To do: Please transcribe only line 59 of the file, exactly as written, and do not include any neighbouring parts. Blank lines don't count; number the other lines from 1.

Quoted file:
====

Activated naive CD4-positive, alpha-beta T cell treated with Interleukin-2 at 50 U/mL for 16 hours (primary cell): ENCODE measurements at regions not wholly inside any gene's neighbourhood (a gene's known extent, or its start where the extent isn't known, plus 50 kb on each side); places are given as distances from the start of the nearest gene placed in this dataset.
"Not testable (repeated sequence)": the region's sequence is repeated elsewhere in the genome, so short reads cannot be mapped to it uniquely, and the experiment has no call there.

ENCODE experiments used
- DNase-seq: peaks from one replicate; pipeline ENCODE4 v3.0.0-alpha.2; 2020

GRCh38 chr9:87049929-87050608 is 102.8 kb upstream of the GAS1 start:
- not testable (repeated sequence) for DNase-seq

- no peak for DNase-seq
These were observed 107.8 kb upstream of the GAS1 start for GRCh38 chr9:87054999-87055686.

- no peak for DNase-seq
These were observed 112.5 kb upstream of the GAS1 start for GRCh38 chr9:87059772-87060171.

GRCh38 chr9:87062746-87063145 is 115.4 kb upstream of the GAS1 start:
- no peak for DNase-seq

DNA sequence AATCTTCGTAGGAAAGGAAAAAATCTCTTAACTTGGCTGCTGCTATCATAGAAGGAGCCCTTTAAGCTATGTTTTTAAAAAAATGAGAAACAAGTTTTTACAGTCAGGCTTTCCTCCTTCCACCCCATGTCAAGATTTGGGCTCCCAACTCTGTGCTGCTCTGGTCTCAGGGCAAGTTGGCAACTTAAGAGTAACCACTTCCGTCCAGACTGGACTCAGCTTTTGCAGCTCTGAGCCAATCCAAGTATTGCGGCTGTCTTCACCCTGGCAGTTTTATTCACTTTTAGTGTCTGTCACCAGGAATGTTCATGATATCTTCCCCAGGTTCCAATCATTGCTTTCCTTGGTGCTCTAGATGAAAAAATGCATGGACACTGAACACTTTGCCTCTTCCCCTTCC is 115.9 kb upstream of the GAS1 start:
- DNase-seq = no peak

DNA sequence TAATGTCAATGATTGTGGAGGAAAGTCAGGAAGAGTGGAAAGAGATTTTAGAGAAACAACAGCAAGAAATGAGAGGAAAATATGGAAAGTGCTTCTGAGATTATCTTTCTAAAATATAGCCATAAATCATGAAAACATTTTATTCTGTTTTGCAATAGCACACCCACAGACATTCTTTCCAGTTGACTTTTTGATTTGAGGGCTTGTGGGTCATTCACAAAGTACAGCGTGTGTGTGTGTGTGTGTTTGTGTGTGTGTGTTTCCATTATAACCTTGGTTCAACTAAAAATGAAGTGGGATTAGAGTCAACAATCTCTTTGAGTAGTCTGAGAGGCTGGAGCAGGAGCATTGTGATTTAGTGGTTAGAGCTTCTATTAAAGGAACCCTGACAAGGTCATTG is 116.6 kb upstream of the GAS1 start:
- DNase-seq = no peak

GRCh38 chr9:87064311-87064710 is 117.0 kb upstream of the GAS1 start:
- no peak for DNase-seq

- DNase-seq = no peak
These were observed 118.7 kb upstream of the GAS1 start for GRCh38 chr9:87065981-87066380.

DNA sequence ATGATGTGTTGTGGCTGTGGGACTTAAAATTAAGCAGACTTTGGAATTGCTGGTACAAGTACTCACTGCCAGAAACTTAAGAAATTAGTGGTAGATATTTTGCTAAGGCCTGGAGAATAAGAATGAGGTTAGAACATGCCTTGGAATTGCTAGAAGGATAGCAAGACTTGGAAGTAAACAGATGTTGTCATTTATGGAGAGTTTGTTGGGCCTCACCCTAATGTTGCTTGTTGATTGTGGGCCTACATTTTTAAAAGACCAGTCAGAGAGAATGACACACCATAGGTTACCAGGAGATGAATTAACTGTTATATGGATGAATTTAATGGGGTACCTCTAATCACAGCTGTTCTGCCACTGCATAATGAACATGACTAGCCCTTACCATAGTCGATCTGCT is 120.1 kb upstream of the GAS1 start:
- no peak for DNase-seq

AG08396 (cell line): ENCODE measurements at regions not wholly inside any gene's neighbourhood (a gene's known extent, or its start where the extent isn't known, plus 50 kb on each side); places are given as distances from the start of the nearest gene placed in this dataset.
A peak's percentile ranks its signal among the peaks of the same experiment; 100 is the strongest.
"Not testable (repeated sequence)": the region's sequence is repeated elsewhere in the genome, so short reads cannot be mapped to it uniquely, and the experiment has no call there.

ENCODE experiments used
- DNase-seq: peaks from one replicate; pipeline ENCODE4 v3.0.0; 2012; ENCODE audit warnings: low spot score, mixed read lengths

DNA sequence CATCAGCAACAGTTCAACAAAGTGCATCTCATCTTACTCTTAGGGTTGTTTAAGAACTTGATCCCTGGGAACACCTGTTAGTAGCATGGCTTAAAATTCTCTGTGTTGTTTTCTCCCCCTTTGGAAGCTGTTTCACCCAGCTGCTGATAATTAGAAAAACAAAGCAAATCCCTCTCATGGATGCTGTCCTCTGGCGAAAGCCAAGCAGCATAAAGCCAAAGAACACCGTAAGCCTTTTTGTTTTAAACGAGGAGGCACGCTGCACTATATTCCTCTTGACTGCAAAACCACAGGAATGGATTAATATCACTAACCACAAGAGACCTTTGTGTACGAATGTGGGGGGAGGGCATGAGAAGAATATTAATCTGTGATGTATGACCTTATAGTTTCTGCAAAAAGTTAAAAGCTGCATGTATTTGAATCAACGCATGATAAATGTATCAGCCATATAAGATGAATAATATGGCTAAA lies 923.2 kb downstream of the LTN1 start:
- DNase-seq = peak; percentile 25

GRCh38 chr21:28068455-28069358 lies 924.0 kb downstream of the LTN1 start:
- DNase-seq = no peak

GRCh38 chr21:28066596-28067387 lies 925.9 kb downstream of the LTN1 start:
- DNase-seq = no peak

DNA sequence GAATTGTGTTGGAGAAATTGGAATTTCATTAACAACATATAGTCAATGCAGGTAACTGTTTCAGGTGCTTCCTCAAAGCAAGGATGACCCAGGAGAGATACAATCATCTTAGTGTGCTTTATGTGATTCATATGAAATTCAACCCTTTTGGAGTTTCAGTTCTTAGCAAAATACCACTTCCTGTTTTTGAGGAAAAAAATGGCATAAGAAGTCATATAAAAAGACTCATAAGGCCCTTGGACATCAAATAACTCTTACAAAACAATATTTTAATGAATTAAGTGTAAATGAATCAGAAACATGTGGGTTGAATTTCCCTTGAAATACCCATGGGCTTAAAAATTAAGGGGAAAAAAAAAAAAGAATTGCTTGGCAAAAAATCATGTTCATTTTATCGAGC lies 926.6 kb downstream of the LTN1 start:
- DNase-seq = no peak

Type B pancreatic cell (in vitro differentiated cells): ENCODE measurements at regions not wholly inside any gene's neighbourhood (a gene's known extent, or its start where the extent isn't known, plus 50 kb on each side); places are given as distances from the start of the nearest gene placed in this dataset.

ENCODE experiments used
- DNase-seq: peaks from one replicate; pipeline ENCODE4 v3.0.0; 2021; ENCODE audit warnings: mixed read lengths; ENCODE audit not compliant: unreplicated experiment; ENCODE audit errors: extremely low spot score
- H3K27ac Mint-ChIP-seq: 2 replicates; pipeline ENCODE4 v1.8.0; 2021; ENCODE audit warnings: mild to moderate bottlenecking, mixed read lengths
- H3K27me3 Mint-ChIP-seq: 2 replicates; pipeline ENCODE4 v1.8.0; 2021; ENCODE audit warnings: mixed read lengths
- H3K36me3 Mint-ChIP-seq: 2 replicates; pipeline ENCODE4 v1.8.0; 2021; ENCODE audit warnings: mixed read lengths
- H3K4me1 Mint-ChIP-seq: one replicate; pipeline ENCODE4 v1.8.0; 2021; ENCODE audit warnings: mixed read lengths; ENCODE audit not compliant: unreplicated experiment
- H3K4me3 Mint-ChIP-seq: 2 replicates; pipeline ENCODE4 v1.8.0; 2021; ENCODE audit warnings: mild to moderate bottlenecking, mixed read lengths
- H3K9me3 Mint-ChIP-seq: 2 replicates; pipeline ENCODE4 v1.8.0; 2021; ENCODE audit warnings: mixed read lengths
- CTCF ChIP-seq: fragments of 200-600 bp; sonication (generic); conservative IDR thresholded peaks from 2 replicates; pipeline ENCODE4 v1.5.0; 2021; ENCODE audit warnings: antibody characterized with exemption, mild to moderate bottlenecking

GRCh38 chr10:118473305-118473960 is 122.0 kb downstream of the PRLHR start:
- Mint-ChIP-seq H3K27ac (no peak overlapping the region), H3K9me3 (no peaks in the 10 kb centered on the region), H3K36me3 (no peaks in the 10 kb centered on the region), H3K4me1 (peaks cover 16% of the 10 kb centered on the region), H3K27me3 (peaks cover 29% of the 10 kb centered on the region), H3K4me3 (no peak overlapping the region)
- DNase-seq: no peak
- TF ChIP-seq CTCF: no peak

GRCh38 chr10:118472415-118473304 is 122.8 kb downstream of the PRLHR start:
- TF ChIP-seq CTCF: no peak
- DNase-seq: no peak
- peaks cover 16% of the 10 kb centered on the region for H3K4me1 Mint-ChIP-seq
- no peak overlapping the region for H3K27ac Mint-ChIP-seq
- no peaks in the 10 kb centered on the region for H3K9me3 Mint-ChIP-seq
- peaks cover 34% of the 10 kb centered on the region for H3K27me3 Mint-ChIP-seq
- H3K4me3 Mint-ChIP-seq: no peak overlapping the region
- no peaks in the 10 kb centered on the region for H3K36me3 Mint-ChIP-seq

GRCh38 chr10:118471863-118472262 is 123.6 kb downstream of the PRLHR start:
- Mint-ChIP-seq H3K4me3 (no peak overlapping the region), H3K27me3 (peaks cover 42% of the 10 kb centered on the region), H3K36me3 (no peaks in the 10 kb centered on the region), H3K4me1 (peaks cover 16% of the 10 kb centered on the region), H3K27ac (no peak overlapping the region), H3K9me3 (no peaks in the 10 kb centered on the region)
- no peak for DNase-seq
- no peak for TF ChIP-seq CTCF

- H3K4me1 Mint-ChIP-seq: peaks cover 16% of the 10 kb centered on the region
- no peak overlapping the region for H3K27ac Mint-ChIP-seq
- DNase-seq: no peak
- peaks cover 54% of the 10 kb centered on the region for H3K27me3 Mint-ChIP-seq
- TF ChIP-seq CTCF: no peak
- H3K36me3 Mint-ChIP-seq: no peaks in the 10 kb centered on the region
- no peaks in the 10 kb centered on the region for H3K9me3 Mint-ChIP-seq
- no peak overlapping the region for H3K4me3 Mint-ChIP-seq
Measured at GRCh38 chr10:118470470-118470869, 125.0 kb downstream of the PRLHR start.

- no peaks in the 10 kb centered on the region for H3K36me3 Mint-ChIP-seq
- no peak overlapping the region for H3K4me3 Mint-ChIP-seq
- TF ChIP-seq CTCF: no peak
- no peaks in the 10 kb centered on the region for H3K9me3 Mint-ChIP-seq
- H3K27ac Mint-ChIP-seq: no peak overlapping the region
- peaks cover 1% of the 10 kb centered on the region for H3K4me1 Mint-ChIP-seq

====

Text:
GRCh38 chr10:118471863-118472262 is 123.6 kb downstream of the PRLHR start: